Technical Briefs

Can Pelvis Angle be Monitored From Seat Support Forces in Healthy Subjects?

[+] Author and Article Information
Paul van Geffen

Laboratory of Biomechanical Engineering, Department of Engineering Technology, University of Twente, P.O. Box 217, 7500 AE Enschede, The Netherlandsp.vangeffen@utwente.nl

Peter H. Veltink

Biomedical Signals and Systems, Department of Electrical Engineering, University of Twente, P.O. Box 217, 7500 AE Enschede, The Netherlands

Bart F. Koopman

Laboratory of Biomechanical Engineering, Department of Engineering Technology, University of Twente, P.O. Box 217, 7500 AE Enschede, The Netherlands

J Biomech Eng 131(3), 034502 (Dec 23, 2008) (5 pages) doi:10.1115/1.3005345 History: Received June 11, 2008; Revised September 22, 2008; Published December 23, 2008

Individuals who cannot functionally reposition themselves often need dynamic seating interventions that change body posture from automatic chair adjustments. Pelvis alignment directly affects sitting posture, and systems that adjust and monitor pelvis angle simultaneously might be applicable to control body posture in sitting. The present study explores whether it is feasible to monitor pelvis angle from seat support forces. Pelvis angle estimation was based on equivalent “two-force member” loading for which pelvis orientation equals the orientation of the equivalent contact force. Theoretical evaluation was done to derive important conditions for practical application. An instrumented wheelchair was developed for experimental validation in healthy subjects. Seat support forces were measured, and mechanical analysis was done to derive the equivalent contact force from which we estimated the pelvis angle. Model analysis showed a significant influence of pelvis mass, hip force, and lumbar torque on the relation between the actual pelvis angle and the predicted pelvis angle. Proper force compensation and minimal lumbar torque seemed important for accurate pelvis angle estimations. Experimental evaluation showed no body postures that involved a clear relation between the pelvis angle and the orientation of the equivalent contact force. Findings suggest that pelvis angle could not be estimated in healthy individuals under the described experimental seating conditions. Validation experiments with impaired individuals must be performed under different seating conditions to provide a better understanding whether the principle is of interest for clinical application.

Copyright © 2009 by American Society of Mechanical Engineers
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Figure 1

Equivalent two-force member loading to estimate pelvis angle (α). Schematic representation of a seated person in the sagittal plane. Support of the trunk above the lumbosacral spine makes the pelvis function as the foundation for trunk support guiding the forces of the upper body to the seat. Hip joint center (HJC) and the center of pelvis mass (cmp) lie on the line connecting the lumbar joint center (LJC) and tuberosities (T). The equivalent contact forces (Feq,t and Feq,l) substitute all forces (Fl, Fh, Ft, and Gp) on the pelvis. The orientation of Feq,t(ψeq) equals α in the absence of lumbar torque (Tl).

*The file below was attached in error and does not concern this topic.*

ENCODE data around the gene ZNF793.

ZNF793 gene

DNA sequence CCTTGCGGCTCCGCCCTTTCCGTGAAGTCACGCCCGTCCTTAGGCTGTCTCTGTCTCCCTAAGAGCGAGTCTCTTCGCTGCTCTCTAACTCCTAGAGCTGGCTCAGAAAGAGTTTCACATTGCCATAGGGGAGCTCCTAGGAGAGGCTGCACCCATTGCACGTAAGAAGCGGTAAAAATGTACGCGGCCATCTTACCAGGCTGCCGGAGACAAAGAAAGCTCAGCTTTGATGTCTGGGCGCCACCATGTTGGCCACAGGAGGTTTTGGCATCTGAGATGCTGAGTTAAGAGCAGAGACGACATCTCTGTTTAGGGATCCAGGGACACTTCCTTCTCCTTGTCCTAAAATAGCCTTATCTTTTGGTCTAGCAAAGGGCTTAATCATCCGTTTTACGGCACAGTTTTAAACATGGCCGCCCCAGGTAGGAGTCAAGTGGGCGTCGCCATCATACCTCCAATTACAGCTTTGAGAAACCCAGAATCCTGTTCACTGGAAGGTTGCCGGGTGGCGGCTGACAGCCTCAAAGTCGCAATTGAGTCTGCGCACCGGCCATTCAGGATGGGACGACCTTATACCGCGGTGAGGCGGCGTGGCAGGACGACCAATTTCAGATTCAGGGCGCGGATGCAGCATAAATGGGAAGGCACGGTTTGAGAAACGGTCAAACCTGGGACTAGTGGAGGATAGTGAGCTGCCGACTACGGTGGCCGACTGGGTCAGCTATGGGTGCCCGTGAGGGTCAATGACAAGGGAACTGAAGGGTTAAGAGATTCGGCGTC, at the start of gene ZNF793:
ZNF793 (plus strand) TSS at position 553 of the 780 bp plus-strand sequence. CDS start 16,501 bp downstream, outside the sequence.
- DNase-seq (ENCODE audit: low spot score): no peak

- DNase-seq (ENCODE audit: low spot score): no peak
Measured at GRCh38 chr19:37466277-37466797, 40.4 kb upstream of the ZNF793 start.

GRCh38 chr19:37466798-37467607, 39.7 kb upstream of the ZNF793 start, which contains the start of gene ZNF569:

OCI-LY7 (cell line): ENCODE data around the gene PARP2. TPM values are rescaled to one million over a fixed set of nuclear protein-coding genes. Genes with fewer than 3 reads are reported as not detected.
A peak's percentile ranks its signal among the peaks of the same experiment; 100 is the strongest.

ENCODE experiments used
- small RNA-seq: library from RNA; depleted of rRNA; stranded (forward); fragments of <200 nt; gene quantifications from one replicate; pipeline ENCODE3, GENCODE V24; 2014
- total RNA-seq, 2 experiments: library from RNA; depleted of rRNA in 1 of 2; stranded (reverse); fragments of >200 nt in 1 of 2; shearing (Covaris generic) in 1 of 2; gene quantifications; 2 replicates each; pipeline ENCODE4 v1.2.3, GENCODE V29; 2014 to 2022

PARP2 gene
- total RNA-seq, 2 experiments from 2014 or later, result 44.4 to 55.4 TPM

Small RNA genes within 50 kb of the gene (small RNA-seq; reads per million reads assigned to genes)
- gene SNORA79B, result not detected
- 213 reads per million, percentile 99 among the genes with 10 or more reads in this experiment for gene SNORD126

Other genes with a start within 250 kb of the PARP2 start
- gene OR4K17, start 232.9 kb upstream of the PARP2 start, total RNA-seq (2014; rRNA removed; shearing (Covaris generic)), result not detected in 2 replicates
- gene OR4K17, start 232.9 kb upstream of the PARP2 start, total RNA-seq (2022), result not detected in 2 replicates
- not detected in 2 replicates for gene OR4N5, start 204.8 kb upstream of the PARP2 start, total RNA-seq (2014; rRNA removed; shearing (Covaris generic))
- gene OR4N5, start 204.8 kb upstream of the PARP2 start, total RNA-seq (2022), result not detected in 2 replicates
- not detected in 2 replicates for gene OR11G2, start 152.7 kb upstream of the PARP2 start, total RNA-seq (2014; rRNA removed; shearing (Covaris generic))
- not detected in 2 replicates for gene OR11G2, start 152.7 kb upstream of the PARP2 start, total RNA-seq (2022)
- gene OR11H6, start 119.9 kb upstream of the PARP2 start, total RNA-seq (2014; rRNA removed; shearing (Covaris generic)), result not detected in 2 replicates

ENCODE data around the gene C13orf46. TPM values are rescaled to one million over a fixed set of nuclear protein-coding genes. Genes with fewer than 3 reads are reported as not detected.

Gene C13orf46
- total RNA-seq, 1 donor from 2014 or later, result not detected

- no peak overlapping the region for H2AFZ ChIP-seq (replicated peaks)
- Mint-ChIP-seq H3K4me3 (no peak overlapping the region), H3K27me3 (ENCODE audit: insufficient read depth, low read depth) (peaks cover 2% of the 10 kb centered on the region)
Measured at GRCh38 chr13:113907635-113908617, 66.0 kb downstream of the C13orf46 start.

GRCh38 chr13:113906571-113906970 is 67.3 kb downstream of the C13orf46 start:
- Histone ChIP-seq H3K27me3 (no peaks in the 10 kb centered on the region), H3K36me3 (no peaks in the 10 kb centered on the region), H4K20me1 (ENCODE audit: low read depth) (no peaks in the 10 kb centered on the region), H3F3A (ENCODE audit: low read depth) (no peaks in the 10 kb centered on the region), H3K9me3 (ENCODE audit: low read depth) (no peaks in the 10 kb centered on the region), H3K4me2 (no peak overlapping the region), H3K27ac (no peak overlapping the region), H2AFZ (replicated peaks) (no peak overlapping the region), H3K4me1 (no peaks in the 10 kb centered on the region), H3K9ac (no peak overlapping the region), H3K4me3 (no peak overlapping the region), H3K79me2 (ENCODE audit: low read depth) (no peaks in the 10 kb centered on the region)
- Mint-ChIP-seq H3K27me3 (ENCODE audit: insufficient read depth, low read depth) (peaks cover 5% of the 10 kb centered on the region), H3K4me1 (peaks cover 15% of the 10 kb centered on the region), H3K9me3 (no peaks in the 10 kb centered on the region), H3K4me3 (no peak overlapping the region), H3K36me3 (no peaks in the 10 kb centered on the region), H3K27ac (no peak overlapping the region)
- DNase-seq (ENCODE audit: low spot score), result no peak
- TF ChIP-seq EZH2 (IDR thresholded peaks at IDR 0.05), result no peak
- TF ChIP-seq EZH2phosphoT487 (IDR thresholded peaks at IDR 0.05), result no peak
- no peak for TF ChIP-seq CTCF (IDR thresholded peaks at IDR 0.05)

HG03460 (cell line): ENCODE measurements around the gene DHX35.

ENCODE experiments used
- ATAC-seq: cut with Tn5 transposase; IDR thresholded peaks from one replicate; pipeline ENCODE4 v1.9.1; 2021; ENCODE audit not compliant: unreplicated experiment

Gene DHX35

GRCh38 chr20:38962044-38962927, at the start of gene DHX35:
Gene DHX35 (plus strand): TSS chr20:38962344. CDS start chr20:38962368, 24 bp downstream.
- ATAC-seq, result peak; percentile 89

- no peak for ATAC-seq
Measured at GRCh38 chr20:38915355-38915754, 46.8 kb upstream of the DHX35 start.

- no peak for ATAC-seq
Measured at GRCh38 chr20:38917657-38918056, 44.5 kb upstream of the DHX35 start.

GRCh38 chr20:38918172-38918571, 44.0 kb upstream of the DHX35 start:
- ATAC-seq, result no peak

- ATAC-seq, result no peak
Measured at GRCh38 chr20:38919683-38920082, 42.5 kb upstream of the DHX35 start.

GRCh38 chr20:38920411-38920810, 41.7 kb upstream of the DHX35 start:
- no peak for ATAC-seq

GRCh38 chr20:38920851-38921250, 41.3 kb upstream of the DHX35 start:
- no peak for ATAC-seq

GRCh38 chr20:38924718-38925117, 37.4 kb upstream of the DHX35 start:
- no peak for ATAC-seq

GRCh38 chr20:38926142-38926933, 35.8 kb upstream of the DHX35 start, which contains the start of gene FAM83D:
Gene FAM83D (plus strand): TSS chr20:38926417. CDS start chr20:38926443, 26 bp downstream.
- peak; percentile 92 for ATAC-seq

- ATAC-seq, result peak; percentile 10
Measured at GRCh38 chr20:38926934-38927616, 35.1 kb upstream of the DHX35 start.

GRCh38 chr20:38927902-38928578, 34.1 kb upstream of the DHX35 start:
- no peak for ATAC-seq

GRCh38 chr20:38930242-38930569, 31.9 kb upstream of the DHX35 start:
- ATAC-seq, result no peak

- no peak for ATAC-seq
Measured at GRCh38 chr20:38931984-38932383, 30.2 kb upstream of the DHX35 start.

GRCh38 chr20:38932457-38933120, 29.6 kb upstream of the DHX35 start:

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Figure 2

Rigid body model consisting of four body segments (head, trunk, pelvis, and thighs) and two supporting areas (seat and back support). Positive body segmental angles (α, β, and γ), body dimensions, and all body forces are shown.

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Figure 3

Experimental setup. Sagittal view of the instrumented wheelchair with adjustable seat and a back supports. The seat is divided into a front and back part. Two multi-axis load cells are mounted under each part for measurement of the support forces and center of pressure under the pelvis (Ft and cpp) and thighs (Fth and cpth). Reflective markers were placed on the chair (UB, LB, BS, and FS) and selected anatomical landmarks (PSI, ASI, and EL). Chair configuration and body segment orientations were obtained using an infrared motion capturing analysis system. Local reference frames (Ts, Tp, Tb, and Tth) were constructed to compute chair configuration and body segment orientations.

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Figure 4

The experimental protocol involved stepwise lumbothoracic trunk support adjustments for different tilt-in-space chair angles (respectively, 0deg, 5deg, 10deg, 15deg, and 20deg)

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Figure 5

Pelvis angle estimation (α̂) from orientations of Ft(ψ), F1(ψ1), F2(ψ2), and Feq,t(ψeq) respectively. The identity lines (oblique dashed lines) refer to situations in which α equals α̂. (a) The relation between α and α̂ derived from the orientation of Ft(ψ). (b) Influence of hip force (Fh) on α̂. Thigh angle (γ1–4) affected Fh and influenced α̂ that was derived from the orientation of F1(ψ1). (c) Influence of pelvis mass (Gp) on α̂ derived from the orientation of F2(ψ2). (d) Influence of lumbar torque (Tl) on α̂ derived from the orientation of Feq,t(ψeq). The identity line coincides with ψeq when no lumbar torque is present (Tl=0Nm).

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Figure 6

Relations (third order best-fit) between the predicted pelvis angle (α̂) and the actual pelvis angle (α) derived from orientations of Ft(ψ) and Feq,t(ψeq), respectively. For the identity lines (oblique dashed lines), α equals α̂.



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